The new Mr. Roboto has been going
strong over the past few months since it’s opening in the fall of 2011. With
multiple concert events going on including album release parties, debut
performances, and local performances from a full spectrum of bands, the Roboto
remains the heart and soul of Pittsburgh music. Even the audio equipment at the
disposal of musicians is noteworthy, though there were some troubles with the
microphones on this evening.
There was a bit of waiting while Moths and the Roboto sound crew tried to
figure out what was wrong with the PA system. As time ticked by, eventually the
show got started with hindered vocals. Surprisingly Moths’ vocalist, Chris
Hull, sang loud enough to be heard over the thunderous clash of his band
mates. Always a treat to hear someone scream to this extent; though an
even tastier auditory experience was the technical expertise of the guitarists
and drummer. The fine-tuned death metal rhythms were inconceivably tight. Every
guitar sweep or drum roll was precision quality like a well-crafted diamond:
gorgeous and hardened. As steady and extensive the songs were, Moths manages to
captivate with technical musical prowess with a dash of prog.
The PA system continued to be a pain in the ass for the black metal band,
Vitandus. Hardly anybody could hear, let alone understand, the quaking growls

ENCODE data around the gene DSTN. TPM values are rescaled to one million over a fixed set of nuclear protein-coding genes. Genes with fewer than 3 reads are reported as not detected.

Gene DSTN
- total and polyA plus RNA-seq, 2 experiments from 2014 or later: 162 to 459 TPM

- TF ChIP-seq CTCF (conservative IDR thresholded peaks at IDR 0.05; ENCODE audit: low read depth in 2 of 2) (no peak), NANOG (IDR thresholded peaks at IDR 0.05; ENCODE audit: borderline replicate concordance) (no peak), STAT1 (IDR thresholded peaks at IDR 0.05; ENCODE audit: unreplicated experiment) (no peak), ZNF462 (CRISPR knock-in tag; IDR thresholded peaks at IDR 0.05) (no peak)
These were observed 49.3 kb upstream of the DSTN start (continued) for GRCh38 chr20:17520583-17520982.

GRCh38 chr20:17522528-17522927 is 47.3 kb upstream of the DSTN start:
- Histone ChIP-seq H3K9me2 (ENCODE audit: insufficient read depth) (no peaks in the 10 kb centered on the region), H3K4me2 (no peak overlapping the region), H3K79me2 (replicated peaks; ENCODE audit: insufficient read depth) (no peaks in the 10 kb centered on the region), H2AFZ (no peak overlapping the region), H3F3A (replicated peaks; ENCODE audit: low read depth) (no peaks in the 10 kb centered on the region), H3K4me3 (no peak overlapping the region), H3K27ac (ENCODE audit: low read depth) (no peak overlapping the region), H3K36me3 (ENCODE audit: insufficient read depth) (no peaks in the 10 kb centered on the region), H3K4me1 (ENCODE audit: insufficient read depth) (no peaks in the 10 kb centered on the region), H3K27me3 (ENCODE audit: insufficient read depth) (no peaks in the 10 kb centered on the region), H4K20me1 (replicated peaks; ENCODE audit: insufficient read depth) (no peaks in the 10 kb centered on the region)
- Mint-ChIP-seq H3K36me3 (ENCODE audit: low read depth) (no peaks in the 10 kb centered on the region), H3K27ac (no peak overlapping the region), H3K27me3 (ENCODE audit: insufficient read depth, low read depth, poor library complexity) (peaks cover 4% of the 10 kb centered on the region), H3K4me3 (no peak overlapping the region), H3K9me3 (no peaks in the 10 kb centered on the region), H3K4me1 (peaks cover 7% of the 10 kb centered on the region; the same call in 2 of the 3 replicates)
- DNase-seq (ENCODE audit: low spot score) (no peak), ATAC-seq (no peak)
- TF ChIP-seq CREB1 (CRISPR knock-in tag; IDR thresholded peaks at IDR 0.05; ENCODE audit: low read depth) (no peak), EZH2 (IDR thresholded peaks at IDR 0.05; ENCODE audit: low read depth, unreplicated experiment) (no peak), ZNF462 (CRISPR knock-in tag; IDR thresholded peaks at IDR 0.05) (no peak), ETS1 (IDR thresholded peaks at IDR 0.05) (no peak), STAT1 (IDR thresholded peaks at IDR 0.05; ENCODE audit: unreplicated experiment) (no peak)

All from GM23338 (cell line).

being barked into the microphone, but there was an improvement in sound quality
nonetheless. Wagonloads of bloodied riffs devastated anybody without
earplugs. The thickness of the sound blended a mixture of screeching old-school
thrash with sinister undertones permeating from Norwegian black metal era.
Which, taking the later into consideration, suited the young trio quite well
when they performed an instrumental Darkthrone cover as their encore.
The night continued to become more vicious as underground throat crushers,
Wrought Iron, tore through the Roboto. Blackened to a crisp, the malicious
tones of grind and hardcore trudged and screeched their way through the
audience. The lurching and leaping rhythms were consistently intense. If there
was a larger crowd that was more into this sort of gut retching style of music,
most likely body parts would be missing.
With one ripping grindcore band followed by another, Liquified Guts chugged
their way through. There is an underlying goofiness to the band that lightens
their guttural growls and meat grinder instrumentals. The kind of Primus
silliness you wouldn’t expect to hear in a grind band, but, then again, when
has a grindcore band ever been totally serious? Liquified Guts connected fairly
well with the audience this evening with jokes relating to food or “invisible
fruit.” As unfriendly as grindcore can be, there is a bright side to it all
with the chunky burps and terrorizing music.